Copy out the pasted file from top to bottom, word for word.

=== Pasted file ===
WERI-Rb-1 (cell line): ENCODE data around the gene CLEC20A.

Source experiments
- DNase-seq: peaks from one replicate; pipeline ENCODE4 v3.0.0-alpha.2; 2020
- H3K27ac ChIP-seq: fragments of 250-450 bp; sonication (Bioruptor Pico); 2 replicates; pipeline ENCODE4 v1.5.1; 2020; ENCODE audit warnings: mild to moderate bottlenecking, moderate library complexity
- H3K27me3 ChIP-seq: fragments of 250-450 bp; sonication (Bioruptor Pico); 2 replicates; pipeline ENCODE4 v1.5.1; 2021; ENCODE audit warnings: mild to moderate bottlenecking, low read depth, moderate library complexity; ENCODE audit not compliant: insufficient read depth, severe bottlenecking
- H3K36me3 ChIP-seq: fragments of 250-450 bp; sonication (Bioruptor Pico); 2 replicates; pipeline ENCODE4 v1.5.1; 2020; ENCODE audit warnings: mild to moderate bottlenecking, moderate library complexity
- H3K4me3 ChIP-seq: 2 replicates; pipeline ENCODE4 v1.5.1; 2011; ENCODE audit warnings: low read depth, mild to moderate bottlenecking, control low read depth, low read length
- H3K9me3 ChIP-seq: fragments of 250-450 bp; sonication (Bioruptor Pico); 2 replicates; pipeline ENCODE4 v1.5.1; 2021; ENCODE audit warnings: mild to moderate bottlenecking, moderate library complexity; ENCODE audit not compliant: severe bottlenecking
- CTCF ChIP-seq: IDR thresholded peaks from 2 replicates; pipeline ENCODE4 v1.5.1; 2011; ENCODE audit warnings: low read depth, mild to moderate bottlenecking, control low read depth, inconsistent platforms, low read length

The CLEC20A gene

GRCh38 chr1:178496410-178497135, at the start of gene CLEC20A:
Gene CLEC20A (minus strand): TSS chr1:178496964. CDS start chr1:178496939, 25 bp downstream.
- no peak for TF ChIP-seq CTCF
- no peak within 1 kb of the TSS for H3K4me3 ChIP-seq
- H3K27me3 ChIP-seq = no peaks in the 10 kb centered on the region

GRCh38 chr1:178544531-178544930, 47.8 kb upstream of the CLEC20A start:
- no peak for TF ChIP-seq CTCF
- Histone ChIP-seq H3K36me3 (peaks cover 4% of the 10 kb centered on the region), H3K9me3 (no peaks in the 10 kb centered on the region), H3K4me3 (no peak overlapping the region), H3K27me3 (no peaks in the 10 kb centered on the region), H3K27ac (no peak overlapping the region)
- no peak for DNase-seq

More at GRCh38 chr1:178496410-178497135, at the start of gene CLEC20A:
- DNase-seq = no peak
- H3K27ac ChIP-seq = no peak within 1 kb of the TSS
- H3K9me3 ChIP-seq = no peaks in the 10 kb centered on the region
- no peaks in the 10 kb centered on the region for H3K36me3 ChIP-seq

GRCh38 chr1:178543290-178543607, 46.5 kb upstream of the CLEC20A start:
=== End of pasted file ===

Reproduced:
WERI-Rb-1 (cell line): ENCODE data around the gene CLEC20A.

Source experiments
- DNase-seq: peaks from one replicate; pipeline ENCODE4 v3.0.0-alpha.2; 2020
- H3K27ac ChIP-seq: fragments of 250-450 bp; sonication (Bioruptor Pico); 2 replicates; pipeline ENCODE4 v1.5.1; 2020; ENCODE audit warnings: mild to moderate bottlenecking, moderate library complexity
- H3K27me3 ChIP-seq: fragments of 250-450 bp; sonication (Bioruptor Pico); 2 replicates; pipeline ENCODE4 v1.5.1; 2021; ENCODE audit warnings: mild to moderate bottlenecking, low read depth, moderate library complexity; ENCODE audit not compliant: insufficient read depth, severe bottlenecking
- H3K36me3 ChIP-seq: fragments of 250-450 bp; sonication (Bioruptor Pico); 2 replicates; pipeline ENCODE4 v1.5.1; 2020; ENCODE audit warnings: mild to moderate bottlenecking, moderate library complexity
- H3K4me3 ChIP-seq: 2 replicates; pipeline ENCODE4 v1.5.1; 2011; ENCODE audit warnings: low read depth, mild to moderate bottlenecking, control low read depth, low read length
- H3K9me3 ChIP-seq: fragments of 250-450 bp; sonication (Bioruptor Pico); 2 replicates; pipeline ENCODE4 v1.5.1; 2021; ENCODE audit warnings: mild to moderate bottlenecking, moderate library complexity; ENCODE audit not compliant: severe bottlenecking
- CTCF ChIP-seq: IDR thresholded peaks from 2 replicates; pipeline ENCODE4 v1.5.1; 2011; ENCODE audit warnings: low read depth, mild to moderate bottlenecking, control low read depth, inconsistent platforms, low read length

The CLEC20A gene

GRCh38 chr1:178496410-178497135, at the start of gene CLEC20A:
Gene CLEC20A (minus strand): TSS chr1:178496964. CDS start chr1:178496939, 25 bp downstream.
- no peak for TF ChIP-seq CTCF
- no peak within 1 kb of the TSS for H3K4me3 ChIP-seq
- H3K27me3 ChIP-seq = no peaks in the 10 kb centered on the region

GRCh38 chr1:178544531-178544930, 47.8 kb upstream of the CLEC20A start:
- no peak for TF ChIP-seq CTCF
- Histone ChIP-seq H3K36me3 (peaks cover 4% of the 10 kb centered on the region), H3K9me3 (no peaks in the 10 kb centered on the region), H3K4me3 (no peak overlapping the region), H3K27me3 (no peaks in the 10 kb centered on the region), H3K27ac (no peak overlapping the region)
- no peak for DNase-seq

More at GRCh38 chr1:178496410-178497135, at the start of gene CLEC20A:
- DNase-seq = no peak
- H3K27ac ChIP-seq = no peak within 1 kb of the TSS
- H3K9me3 ChIP-seq = no peaks in the 10 kb centered on the region
- no peaks in the 10 kb centered on the region for H3K36me3 ChIP-seq

GRCh38 chr1:178543290-178543607, 46.5 kb upstream of the CLEC20A start: